Valencia girls basketball forward
She’s always been one to try everything out. She loves being a triple-sport athlete.”
Teammate of Kayla Konrad
In a spacious room adjoined to the court at Honda Center in Anaheim, after a post-game press conference on March 4, Valencia High’s Kayla Konrad basked in the glow of her program’s first-ever CIF title as she unwound tape from her ankles and cast it aside.
The senior wasn’t ready to do likewise with her high school athletic career.
After three state playoff games, Valencia girls basketball’s all-time leading scorer returned to the school’s athletic field for just her second season of lacrosse.
This after she’d taken up organized volleyball for the first time in the fall.
“I just wanted to try something new,” Konrad said of playing lacrosse. “I thought it would be good to get out of basketball for a while and try a different sport.”
Konrad is The Signal’s 2016-17 Female Athlete of the Year mostly for her work on the hardwood, but it’s hard to completely detach her success in basketball from the fearless enthusiasm with which she embraced two unfamiliar sports.
“She’s always been one to try everything out,” said Ashlee Ane, a teammate of Konrad’s on the basketball and lacrosse teams. “She loves being a triple-sport athlete or more. She’s one of those people who likes to branch out and get better at everything.”
Konrad had talked about playing volleyball since her freshman year, but never pursued it.
Then, this fall, girls basketball coach Jerry Mike approached her in the weight room.
“He said if I wanted to do it, he was fine with it. It was my senior year,” recalled Konrad, who went straight to Viking volleyball coach Ray Sanchez and joined the team.
Konrad, who’s 6-foot-1, played middle blocker as Valencia went on to win a co-Foothill League title, its 14th crown in the last 15 years.
Like with lacrosse, though, the transition to a new sport wasn’t seamless.
“Going from a sport like basketball where you know everything and going to something you don’t know is frustrating at times,” Konrad said.
“But in both sports, I had coaches and teammates who helped me get through it. (Some level of frustration) is always going to happen when you’re playing different sports. I’m always up for the challenge.”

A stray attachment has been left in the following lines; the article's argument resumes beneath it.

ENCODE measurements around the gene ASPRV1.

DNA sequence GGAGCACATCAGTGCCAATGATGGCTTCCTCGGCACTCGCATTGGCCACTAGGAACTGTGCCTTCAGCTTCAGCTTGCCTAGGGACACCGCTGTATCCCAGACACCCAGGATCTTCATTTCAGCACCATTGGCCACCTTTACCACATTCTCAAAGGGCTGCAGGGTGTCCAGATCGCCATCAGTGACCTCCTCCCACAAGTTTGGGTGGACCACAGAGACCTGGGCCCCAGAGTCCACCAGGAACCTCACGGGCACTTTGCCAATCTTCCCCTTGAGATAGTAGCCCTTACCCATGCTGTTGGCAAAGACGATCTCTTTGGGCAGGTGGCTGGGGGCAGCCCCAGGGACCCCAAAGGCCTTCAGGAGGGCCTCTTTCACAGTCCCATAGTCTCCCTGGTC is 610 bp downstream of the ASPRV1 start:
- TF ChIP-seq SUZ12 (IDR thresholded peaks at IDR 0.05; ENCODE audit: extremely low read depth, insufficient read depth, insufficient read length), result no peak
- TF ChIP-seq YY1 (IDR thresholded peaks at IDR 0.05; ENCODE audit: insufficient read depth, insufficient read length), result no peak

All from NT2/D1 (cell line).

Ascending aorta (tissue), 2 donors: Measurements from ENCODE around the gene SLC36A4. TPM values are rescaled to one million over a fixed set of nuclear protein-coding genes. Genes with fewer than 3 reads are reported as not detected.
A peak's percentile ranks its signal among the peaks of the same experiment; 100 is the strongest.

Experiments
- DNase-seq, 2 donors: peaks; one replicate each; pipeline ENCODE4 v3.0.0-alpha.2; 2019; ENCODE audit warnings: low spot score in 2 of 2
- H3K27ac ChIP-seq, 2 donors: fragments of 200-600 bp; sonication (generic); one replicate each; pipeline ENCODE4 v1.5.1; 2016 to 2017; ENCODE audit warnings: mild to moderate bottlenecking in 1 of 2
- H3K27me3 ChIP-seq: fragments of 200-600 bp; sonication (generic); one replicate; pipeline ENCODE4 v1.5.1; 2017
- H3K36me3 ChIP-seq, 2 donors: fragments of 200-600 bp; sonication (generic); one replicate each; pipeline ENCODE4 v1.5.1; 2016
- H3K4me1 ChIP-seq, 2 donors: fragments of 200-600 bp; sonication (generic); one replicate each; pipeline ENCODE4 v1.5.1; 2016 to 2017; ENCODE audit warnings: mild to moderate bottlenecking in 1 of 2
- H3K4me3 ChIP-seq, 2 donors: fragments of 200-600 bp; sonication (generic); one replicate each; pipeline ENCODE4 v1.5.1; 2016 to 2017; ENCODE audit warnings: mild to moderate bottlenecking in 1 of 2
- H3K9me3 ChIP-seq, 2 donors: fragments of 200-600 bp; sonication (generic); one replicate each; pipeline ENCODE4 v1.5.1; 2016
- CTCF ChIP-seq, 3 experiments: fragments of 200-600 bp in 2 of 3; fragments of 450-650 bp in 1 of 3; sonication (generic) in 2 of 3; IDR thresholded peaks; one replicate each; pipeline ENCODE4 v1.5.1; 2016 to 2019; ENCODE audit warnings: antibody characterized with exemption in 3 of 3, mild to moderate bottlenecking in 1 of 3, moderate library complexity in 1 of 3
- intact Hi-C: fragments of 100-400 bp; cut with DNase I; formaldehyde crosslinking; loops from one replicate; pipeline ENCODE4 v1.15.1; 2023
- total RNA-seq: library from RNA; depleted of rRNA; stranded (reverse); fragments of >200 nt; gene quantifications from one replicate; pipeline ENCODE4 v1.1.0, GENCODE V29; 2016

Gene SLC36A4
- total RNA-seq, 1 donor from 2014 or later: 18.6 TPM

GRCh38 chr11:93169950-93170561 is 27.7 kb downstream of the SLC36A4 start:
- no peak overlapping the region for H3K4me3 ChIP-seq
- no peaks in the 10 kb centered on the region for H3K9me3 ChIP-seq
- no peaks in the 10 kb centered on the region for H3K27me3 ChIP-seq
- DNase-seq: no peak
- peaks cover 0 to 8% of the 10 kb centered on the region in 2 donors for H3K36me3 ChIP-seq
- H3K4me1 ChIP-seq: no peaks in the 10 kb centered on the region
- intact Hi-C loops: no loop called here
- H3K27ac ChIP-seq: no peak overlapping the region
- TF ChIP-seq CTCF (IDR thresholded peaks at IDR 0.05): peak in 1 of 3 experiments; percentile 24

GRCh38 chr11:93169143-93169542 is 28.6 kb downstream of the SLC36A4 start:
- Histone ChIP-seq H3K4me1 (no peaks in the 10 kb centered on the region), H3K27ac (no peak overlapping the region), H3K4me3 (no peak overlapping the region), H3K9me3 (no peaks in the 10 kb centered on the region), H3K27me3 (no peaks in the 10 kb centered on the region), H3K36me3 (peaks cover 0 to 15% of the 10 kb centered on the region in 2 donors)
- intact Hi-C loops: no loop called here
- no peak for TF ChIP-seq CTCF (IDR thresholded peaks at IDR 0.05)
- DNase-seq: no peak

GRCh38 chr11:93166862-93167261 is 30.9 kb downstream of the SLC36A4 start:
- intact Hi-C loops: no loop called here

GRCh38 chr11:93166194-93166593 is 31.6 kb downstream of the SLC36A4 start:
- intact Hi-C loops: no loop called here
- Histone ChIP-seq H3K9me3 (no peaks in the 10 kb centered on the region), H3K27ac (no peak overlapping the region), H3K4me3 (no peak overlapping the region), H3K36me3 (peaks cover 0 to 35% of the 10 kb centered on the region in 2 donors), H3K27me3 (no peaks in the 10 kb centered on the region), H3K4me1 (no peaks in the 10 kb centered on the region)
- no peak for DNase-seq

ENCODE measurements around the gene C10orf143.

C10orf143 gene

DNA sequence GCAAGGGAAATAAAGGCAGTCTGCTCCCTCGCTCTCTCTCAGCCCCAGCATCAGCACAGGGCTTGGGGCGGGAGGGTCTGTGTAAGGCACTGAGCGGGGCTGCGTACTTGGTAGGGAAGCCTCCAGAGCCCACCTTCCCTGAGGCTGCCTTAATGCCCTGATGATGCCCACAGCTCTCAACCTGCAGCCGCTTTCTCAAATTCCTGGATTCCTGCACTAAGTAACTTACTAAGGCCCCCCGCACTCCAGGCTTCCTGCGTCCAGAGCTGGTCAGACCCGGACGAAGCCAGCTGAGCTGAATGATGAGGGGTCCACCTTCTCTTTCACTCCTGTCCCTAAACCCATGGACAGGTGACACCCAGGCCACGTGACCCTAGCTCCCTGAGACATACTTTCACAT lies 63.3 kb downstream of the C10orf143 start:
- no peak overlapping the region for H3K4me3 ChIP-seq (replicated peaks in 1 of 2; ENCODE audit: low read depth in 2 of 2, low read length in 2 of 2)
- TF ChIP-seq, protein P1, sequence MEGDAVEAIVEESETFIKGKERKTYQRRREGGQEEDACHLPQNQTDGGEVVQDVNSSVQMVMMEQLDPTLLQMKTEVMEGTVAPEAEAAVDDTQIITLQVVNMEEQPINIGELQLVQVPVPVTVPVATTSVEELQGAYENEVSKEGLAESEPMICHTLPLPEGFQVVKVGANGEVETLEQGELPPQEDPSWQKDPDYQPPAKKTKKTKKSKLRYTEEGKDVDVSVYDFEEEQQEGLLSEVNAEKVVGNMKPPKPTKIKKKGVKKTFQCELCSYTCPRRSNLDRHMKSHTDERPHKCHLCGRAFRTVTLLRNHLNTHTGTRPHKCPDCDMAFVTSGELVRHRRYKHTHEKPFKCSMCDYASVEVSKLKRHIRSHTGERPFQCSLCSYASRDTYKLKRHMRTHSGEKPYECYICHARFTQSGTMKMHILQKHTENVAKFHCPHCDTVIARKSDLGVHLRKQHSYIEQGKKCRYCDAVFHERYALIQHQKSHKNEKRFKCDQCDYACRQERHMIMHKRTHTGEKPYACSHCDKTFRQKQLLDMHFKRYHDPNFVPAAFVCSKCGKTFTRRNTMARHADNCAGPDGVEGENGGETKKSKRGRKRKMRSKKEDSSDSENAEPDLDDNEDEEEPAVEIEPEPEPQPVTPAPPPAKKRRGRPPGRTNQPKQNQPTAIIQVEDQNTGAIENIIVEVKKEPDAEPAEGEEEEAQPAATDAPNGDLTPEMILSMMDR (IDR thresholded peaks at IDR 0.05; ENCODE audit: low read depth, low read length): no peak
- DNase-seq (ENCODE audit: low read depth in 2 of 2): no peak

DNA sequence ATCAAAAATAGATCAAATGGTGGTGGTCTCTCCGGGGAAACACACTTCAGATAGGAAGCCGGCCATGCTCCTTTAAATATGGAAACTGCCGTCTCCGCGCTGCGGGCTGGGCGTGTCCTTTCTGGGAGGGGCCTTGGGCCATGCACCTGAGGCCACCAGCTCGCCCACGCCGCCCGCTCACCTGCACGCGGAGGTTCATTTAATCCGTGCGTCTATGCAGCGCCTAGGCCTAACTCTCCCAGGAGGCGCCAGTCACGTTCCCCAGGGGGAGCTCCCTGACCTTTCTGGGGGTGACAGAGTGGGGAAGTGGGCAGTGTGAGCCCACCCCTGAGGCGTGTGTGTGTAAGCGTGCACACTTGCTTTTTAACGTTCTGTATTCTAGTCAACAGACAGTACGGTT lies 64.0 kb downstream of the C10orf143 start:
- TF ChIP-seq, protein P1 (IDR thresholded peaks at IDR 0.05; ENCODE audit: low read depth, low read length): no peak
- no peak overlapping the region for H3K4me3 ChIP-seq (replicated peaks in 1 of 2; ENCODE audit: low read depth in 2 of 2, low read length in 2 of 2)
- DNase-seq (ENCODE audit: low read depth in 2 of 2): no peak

As she was in basketball, where Konrad was already the reigning Foothill League and All-Santa Clarita Valley Player of the Year. Expectations were high entering 2016-17, as three other four-year varsity players joined her in the starting lineup.
All was well until Feb. 3 when Canyon High outscored Valencia by 20 in the second half to become the first Foothill League team to knock off the Vikings at Valencia since 2013.
“It was heartbreaking,” Konrad said. “It was like, angry. We were determined. No one was sad. It happens. You can’t win every game. We came back more determined, more motivated. Obviously, it showed.
“You win some, lose some. But we wouldn’t let that determine rest of the season.”
Konrad certainly wasn’t going to let it.
She scored 39 points a week later against Hart, then averaged 25.2 points through the CIF-Southern Section Division 1AA playoffs, capping the run with a game-high 23 in a five-point win over rival Canyon in the final.
Konrad was named the D1AA Player of the Year. She averaged 21.1 points, 11.3 rebounds, 3.4 assists, three steals and a block per game for the year.
She ended her career with a program-best 1,897 points.
Mike called her the greatest high school girls basketball player to come out of the Santa Clarita Valley.
“She does it all, all the time,” he said. A true statement – in more ways than one.
“I’m always busy,” Konrad said. “I don’t want to not be doing anything.” So, it was on to lacrosse. Konrad, a midfielder who ValenciaVikingsLacrosse.com credited with 28 goals this spring, used it as an opportunity to improve her basketball game: fine-tuning her pivots and screen-setting.
She also said that taking on the challenge of two new sports helped prepare her to play basketball at UC Davis next year.
“All three sports had different mental and physical aspects,” she said. “Trying new things gives me a better (mental edge).”